There were other strong connections between the search for Franklin and the supernatural. In 1850, an Irish shipbuilder named William Coppin contacted Lady Franklin claiming the ghost of his deceased daughter, Weesy, appeared to his family in the form of a blue orb. When asked about the Franklin expedition—because it truly was the biggest news story at the time—Weesy gave an enigmatic message that seemed to indicate its location: “Erebus and Terror, Sir John Franklin, Lancaster Sound, Prince Regent Inlet, Point Victory, Victoria Channel.”
Lady Franklin was deeply impressed by Coppin’s “supernatural revelation.” She told her supporters about Weesy’s message and gave orders for a ship to search the Prince Regent Inlet area, south of Lancaster Sound. In 1852, this expedition discovered the Bellot Strait—an entrance from Prince Regent Inlet into a passage of water that had just been named Victoria Strait by explorer John Rae. However, at this crucial point, the ship turned away from the King William Island region and missed the many signs of the expedition.
It was not until 1859 that Lady Franklin found some closure, when the search expedition led by Leopold McClintock discovered a document housed in a cairn at Victory Point that told of her husband’s death. For Coppin and Lady Franklin, the discovery of the fate of Franklin via places called Victoria Strait and Victory Point would appear to validate Weesy’s spectral message. Despite this, neither party made the story public, probably because by the late 1850s spiritualism had become embarrassing to people after leading scientists ‘debunked’ such claims.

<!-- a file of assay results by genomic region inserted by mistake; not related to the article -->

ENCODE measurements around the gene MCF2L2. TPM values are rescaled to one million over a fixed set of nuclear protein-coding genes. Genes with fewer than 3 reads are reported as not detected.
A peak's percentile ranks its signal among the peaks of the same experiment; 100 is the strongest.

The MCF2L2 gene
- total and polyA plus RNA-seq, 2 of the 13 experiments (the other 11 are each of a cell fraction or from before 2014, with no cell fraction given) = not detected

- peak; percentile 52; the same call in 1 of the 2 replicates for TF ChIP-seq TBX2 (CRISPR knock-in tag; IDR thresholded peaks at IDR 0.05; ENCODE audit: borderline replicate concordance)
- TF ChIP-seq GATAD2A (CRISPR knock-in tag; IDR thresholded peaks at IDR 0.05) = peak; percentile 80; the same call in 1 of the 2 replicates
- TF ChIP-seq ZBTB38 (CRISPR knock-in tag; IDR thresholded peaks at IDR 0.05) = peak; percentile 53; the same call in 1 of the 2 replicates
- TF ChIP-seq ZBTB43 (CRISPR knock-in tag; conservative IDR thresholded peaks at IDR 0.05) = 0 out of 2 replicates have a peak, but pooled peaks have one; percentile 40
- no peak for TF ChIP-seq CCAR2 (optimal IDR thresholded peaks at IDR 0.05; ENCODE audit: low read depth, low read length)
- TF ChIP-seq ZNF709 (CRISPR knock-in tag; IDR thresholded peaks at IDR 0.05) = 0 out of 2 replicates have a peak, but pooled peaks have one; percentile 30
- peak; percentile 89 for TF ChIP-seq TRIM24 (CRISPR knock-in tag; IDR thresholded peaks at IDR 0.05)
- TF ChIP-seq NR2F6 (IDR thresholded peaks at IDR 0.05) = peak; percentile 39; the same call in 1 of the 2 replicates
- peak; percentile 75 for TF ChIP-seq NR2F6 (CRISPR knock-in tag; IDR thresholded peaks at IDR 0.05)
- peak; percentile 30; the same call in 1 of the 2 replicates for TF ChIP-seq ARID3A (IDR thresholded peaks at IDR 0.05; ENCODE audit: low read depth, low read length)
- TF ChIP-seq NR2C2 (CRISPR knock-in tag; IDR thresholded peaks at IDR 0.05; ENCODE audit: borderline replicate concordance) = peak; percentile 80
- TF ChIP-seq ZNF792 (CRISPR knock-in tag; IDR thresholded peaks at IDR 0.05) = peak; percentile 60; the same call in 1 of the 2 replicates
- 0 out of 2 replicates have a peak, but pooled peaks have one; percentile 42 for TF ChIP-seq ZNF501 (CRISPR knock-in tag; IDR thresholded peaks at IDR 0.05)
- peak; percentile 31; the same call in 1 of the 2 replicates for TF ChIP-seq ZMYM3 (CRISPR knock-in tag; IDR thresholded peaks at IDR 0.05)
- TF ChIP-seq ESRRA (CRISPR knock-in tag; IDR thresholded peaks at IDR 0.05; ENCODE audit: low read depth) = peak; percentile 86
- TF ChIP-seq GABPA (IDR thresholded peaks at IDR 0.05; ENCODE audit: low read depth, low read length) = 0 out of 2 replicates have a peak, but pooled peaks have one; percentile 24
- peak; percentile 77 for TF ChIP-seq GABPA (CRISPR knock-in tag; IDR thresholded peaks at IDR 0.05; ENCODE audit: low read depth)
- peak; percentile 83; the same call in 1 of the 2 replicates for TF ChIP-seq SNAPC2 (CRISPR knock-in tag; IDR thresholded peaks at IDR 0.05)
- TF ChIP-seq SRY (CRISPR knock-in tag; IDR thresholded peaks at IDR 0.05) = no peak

Although the Weesy story continued to circulate privately among explorers, it was not made public until 1889 when Coppin, now impoverished, employed a ghostwriter to publish the story. (Lady Franklin died 14 years earlier.)
Rae and McClintock denied stories of ghosts influencing Lady Franklin, but letters kept in the archives of the Scott Polar Research Institute prove them wrong. They show that Lady Franklin and others sought out clairvoyants in the late 1840s; that officials from the Admiralty and the Royal Geographical Society were kept abreast of their visionary journeys; and that Coppin was correct in claiming that the ghost’s message directed search expeditions to the Prince Regent Inlet region.
The spectral Arctic
This archival evidence means we should make room for the supernatural in the history and representation of the Franklin expedition, not least because the spirit (or spirits?) of Franklin continued to haunt people for decades after his death. In 1856, Franklin is said to have appeared at a séance in Baltimore to reveal that he had discovered a tropical land beyond the “Open Polar Sea” inhabited by a race of “quiet, inoffensive people.” The same year, he was said to have appeared again at a séance in Nottingham, UK, dressed in a “long loose brown garment,” to describe how he was killed by polar bears on September 24, 1853. In 1911, Franklin’s spirit even intervened in the infamous dispute between Frederick Cook and Robert Peary over who first reached the North Pole. This was announced in a letter from the journalist and reformer William T. Stead, who said he received a message from Franklin stating he had “personally conducted Cook to the pole and then left him to complete the journey himself.” Well, that settles it!
After decades of high-tech searches, the wrecks of Erebus and Terror were finally located in 2014 and 2016 amid great fanfare. These are being painstakingly examined during the all-too-brief summer diving seasons and it is hoped they will reveal more details about what happened on the ships.
Yet the supernatural is never far away from any discussion of the Franklin expedition. News reports of the discovery of HMS Terror in 2016 mentioned that some Inuit—who led searchers to the location of the shipwrecks with their testimony and geographical knowledge of the Arctic—believe King William Island is still haunted by the spirits of Franklin and his men.
Shane McCorristine is author of The Spectral Arctic: A History of Ghosts and Dreams in Polar Exploration (UCL Press, 2018), available in open access.